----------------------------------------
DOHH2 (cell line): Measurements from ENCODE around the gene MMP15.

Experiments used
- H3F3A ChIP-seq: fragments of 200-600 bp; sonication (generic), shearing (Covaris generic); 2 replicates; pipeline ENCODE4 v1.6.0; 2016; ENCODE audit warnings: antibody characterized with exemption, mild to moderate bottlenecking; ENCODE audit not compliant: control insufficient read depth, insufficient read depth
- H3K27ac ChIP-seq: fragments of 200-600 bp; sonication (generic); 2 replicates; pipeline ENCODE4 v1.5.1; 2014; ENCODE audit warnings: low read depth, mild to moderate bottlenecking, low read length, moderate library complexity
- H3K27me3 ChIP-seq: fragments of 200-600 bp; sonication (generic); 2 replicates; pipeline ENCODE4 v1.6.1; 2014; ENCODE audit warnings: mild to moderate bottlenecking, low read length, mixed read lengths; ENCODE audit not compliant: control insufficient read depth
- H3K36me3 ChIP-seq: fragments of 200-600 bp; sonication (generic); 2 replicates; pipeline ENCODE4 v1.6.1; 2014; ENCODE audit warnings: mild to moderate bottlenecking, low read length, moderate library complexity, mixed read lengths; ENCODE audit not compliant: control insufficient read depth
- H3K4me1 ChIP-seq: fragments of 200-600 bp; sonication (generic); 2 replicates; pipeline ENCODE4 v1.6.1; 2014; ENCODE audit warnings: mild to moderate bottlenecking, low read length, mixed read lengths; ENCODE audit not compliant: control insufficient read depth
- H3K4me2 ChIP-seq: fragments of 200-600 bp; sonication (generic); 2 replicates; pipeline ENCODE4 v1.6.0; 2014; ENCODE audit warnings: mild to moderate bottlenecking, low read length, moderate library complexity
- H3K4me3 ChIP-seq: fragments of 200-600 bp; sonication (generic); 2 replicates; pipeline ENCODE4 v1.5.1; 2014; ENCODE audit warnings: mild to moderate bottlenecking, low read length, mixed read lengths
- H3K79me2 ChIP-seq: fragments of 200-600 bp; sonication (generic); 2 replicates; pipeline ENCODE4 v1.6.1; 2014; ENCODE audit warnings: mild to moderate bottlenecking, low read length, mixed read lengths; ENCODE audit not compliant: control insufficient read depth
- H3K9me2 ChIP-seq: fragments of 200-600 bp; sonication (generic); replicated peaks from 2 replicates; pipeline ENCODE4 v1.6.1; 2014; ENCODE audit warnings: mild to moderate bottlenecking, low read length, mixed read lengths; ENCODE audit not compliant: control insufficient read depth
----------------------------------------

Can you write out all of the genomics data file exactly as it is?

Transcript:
DOHH2 (cell line): Measurements from ENCODE around the gene MMP15.

Experiments used
- H3F3A ChIP-seq: fragments of 200-600 bp; sonication (generic), shearing (Covaris generic); 2 replicates; pipeline ENCODE4 v1.6.0; 2016; ENCODE audit warnings: antibody characterized with exemption, mild to moderate bottlenecking; ENCODE audit not compliant: control insufficient read depth, insufficient read depth
- H3K27ac ChIP-seq: fragments of 200-600 bp; sonication (generic); 2 replicates; pipeline ENCODE4 v1.5.1; 2014; ENCODE audit warnings: low read depth, mild to moderate bottlenecking, low read length, moderate library complexity
- H3K27me3 ChIP-seq: fragments of 200-600 bp; sonication (generic); 2 replicates; pipeline ENCODE4 v1.6.1; 2014; ENCODE audit warnings: mild to moderate bottlenecking, low read length, mixed read lengths; ENCODE audit not compliant: control insufficient read depth
- H3K36me3 ChIP-seq: fragments of 200-600 bp; sonication (generic); 2 replicates; pipeline ENCODE4 v1.6.1; 2014; ENCODE audit warnings: mild to moderate bottlenecking, low read length, moderate library complexity, mixed read lengths; ENCODE audit not compliant: control insufficient read depth
- H3K4me1 ChIP-seq: fragments of 200-600 bp; sonication (generic); 2 replicates; pipeline ENCODE4 v1.6.1; 2014; ENCODE audit warnings: mild to moderate bottlenecking, low read length, mixed read lengths; ENCODE audit not compliant: control insufficient read depth
- H3K4me2 ChIP-seq: fragments of 200-600 bp; sonication (generic); 2 replicates; pipeline ENCODE4 v1.6.0; 2014; ENCODE audit warnings: mild to moderate bottlenecking, low read length, moderate library complexity
- H3K4me3 ChIP-seq: fragments of 200-600 bp; sonication (generic); 2 replicates; pipeline ENCODE4 v1.5.1; 2014; ENCODE audit warnings: mild to moderate bottlenecking, low read length, mixed read lengths
- H3K79me2 ChIP-seq: fragments of 200-600 bp; sonication (generic); 2 replicates; pipeline ENCODE4 v1.6.1; 2014; ENCODE audit warnings: mild to moderate bottlenecking, low read length, mixed read lengths; ENCODE audit not compliant: control insufficient read depth
- H3K9me2 ChIP-seq: fragments of 200-600 bp; sonication (generic); replicated peaks from 2 replicates; pipeline ENCODE4 v1.6.1; 2014; ENCODE audit warnings: mild to moderate bottlenecking, low read length, mixed read lengths; ENCODE audit not compliant: control insufficient read depth